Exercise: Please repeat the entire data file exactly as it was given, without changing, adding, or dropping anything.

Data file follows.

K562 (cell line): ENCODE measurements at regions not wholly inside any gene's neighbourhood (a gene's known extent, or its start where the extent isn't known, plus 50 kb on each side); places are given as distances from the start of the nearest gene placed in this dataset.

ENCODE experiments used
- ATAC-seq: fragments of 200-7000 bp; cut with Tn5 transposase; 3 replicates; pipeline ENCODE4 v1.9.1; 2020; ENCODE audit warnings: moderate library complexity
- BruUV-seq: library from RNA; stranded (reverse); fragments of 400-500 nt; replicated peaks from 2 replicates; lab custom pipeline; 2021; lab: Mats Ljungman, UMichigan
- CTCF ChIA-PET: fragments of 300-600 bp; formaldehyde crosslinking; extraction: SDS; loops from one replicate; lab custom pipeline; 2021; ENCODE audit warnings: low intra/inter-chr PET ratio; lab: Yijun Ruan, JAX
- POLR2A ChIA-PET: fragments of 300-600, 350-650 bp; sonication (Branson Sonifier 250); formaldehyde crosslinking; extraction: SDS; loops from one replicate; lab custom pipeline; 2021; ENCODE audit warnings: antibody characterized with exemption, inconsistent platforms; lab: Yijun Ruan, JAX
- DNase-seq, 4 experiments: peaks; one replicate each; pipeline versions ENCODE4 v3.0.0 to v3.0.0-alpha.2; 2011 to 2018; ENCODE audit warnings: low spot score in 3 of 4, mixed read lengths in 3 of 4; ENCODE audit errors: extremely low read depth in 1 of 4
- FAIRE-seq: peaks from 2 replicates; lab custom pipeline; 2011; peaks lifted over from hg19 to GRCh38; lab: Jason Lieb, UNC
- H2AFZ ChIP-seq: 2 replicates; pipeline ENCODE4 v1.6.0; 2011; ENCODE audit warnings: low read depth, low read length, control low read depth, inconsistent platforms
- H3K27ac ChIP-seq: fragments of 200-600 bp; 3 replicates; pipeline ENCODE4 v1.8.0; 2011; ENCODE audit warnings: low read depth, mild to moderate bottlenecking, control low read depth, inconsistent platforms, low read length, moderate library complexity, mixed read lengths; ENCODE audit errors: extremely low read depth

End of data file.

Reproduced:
K562 (cell line): ENCODE measurements at regions not wholly inside any gene's neighbourhood (a gene's known extent, or its start where the extent isn't known, plus 50 kb on each side); places are given as distances from the start of the nearest gene placed in this dataset.

ENCODE experiments used
- ATAC-seq: fragments of 200-7000 bp; cut with Tn5 transposase; 3 replicates; pipeline ENCODE4 v1.9.1; 2020; ENCODE audit warnings: moderate library complexity
- BruUV-seq: library from RNA; stranded (reverse); fragments of 400-500 nt; replicated peaks from 2 replicates; lab custom pipeline; 2021; lab: Mats Ljungman, UMichigan
- CTCF ChIA-PET: fragments of 300-600 bp; formaldehyde crosslinking; extraction: SDS; loops from one replicate; lab custom pipeline; 2021; ENCODE audit warnings: low intra/inter-chr PET ratio; lab: Yijun Ruan, JAX
- POLR2A ChIA-PET: fragments of 300-600, 350-650 bp; sonication (Branson Sonifier 250); formaldehyde crosslinking; extraction: SDS; loops from one replicate; lab custom pipeline; 2021; ENCODE audit warnings: antibody characterized with exemption, inconsistent platforms; lab: Yijun Ruan, JAX
- DNase-seq, 4 experiments: peaks; one replicate each; pipeline versions ENCODE4 v3.0.0 to v3.0.0-alpha.2; 2011 to 2018; ENCODE audit warnings: low spot score in 3 of 4, mixed read lengths in 3 of 4; ENCODE audit errors: extremely low read depth in 1 of 4
- FAIRE-seq: peaks from 2 replicates; lab custom pipeline; 2011; peaks lifted over from hg19 to GRCh38; lab: Jason Lieb, UNC
- H2AFZ ChIP-seq: 2 replicates; pipeline ENCODE4 v1.6.0; 2011; ENCODE audit warnings: low read depth, low read length, control low read depth, inconsistent platforms
- H3K27ac ChIP-seq: fragments of 200-600 bp; 3 replicates; pipeline ENCODE4 v1.8.0; 2011; ENCODE audit warnings: low read depth, mild to moderate bottlenecking, control low read depth, inconsistent platforms, low read length, moderate library complexity, mixed read lengths; ENCODE audit errors: extremely low read depth